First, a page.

AMc: Does the title of the pavilion, Casa Anacaona, carry a meaning?

SC: Not particularly connected to the project. I just sometimes title things – paintings, works or even installations – with titles of salsa songs. Anacaona is the title of a salsa song by [Panamanian singer] Rubén Blades. It’s about an indigenous princess from the 15th century who was immortalised as a symbol of rebellion against the Spanish conquerors because she refused to marry a conquistador and was killed. But I really just took the name because I like the song and the idea behind the song. In Latin America, people name things to personalise them in a way. They put the name of a person to their house, like Casa Luisa, for example. They don’t have numbers; they have names.

AMc: How integral is music to your work overall?

SC: I often think that music is so powerful that it does something that art can’t do – for example, the power you feel when you’re at a concert and you have a 1,000 people in front of a band. I want to make art as music that can give you some sort of feeling, that sort of feeling. In a more general sense, when it comes to salsa, which is the reference I use most in my work, it’s because I was really interested and amazed when I found out through my research that salsa was actually created in the United States, in New York. I thought it was interesting how a type of music that represents the identity of a place, of a whole continent, or half of a continent, was not made in the place of origin. Not only that, but I really like salsa from the 70s, especially Blades. He was doing something very special in that moment in time; he was bringing political issues into the lyrics of his salsa music. I was listening to this song one day in my studio, and it’s a song that I’ve known since I was a little kid, and you just know the lyrics and you just dance. It wasn’t until I was an adult that I realised: “Oh, my God, this song is really political.” It’s talking about a prostitute who was killed by a homeless guy. There was a whole political issue within the lyrics that I’d never picked up on. I thought it was so amazing that Blades could do this; that you can be dancing to salsa – music that has such a party feeling – and be talking about so many serious things. It became a big reference for me because that’s how I feel my work somehow functions as well. You get to these very colourful places and you’re in the mood of the rhythm of the song but, if you read the lyrics, it’s talking about something else. So that’s the connection: I use that as a reference, as a working method, in a way. For me, it’s important that the aesthetics don’t eat the concept. There is always this thin line in my work, which somehow I have been lucky to maintain. All the time I have these ideas for building these places and creating this confrontation of aesthetics and concept. It’s always a pleasure when people actually see it, and they’re like: “OK, I get it.” It’s not just colourful stuff; there’s a big statement too.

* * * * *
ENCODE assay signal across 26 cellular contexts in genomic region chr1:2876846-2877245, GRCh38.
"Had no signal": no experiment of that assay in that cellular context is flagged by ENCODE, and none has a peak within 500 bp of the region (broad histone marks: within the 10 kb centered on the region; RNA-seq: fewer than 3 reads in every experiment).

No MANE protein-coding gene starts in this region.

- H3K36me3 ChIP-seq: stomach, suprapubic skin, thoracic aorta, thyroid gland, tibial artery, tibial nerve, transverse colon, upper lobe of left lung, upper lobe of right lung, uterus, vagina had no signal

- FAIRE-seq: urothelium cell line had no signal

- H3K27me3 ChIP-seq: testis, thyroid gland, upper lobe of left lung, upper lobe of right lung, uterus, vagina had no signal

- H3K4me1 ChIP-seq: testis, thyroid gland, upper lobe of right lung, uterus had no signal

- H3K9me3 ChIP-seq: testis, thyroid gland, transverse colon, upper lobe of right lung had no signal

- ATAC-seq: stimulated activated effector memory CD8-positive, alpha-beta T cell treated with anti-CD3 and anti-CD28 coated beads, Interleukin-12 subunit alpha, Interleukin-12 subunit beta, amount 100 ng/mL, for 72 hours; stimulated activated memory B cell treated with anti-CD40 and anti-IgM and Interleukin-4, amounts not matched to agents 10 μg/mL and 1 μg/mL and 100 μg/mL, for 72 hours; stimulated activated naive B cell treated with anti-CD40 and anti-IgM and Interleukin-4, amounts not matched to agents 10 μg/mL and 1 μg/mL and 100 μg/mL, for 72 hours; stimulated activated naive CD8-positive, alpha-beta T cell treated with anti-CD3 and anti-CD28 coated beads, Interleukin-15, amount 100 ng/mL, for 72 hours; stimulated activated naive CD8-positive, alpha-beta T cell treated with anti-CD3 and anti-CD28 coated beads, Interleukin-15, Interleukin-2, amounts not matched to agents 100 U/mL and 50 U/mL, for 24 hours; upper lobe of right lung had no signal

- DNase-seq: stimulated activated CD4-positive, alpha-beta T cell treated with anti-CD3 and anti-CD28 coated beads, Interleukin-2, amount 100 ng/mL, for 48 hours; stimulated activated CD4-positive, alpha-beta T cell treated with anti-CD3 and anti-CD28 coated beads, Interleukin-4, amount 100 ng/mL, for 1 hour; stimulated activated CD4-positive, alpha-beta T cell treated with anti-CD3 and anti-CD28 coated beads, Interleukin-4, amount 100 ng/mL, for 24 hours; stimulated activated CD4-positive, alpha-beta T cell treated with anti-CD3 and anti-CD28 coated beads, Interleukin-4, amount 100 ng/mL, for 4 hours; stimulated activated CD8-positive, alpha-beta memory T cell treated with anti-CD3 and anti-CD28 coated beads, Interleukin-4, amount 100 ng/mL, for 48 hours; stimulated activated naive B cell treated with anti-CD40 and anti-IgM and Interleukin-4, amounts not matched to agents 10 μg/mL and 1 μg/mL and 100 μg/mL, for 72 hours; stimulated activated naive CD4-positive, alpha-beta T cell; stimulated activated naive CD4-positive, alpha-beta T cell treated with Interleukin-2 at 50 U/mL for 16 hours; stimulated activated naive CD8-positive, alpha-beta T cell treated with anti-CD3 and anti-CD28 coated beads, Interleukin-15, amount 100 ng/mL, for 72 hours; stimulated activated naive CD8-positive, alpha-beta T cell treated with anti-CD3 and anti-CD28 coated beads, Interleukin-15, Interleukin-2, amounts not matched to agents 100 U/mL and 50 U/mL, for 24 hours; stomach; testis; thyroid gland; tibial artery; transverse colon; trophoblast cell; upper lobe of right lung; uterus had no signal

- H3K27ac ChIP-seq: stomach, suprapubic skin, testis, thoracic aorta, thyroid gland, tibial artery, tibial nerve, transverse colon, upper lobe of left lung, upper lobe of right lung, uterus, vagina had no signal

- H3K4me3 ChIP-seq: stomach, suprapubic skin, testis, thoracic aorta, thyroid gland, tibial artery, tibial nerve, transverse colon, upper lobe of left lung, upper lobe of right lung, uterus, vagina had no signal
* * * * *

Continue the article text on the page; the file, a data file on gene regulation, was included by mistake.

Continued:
Agencia Viajes Paraíso runs until 24 September at Kunstpalais Erlangen, Germany.

Casa Anacaona will be at the Folkestone Triennial, double edge, from 2 September – 5 November.

• Sol Calero will also be showing work in the Preis der Nationalgalerie Shortlist Exhibition at the Hamburger Bahnhof – Museum für Gegenwart, Berlin, from 29 September 2017 – 14 January 2018.